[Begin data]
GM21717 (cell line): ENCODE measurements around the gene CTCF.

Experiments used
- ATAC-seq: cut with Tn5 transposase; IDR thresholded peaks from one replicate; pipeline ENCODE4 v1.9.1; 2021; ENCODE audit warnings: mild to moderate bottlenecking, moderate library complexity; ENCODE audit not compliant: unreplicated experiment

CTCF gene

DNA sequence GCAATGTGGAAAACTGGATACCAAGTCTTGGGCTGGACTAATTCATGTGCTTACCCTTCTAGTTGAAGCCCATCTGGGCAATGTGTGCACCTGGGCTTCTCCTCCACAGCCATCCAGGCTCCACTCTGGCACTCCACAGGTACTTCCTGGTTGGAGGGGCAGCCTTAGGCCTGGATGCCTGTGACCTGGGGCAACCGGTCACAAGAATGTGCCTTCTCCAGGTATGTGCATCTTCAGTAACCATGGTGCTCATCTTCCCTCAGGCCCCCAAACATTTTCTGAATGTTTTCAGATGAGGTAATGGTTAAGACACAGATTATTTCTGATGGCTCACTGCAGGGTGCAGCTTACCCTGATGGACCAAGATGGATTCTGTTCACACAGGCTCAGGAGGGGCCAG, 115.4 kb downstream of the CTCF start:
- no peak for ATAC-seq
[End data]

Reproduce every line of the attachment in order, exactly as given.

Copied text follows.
GM21717 (cell line): ENCODE measurements around the gene CTCF.

Experiments used
- ATAC-seq: cut with Tn5 transposase; IDR thresholded peaks from one replicate; pipeline ENCODE4 v1.9.1; 2021; ENCODE audit warnings: mild to moderate bottlenecking, moderate library complexity; ENCODE audit not compliant: unreplicated experiment

CTCF gene

DNA sequence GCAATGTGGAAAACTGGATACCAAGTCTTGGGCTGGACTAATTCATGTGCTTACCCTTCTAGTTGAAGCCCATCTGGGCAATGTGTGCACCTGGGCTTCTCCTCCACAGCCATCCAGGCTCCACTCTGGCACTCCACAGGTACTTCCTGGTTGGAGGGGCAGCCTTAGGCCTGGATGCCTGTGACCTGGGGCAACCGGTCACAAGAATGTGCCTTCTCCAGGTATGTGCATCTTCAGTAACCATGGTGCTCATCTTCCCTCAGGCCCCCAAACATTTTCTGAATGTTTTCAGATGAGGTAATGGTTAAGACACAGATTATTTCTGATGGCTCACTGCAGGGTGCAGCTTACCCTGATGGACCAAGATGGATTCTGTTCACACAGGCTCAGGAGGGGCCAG, 115.4 kb downstream of the CTCF start:
- no peak for ATAC-seq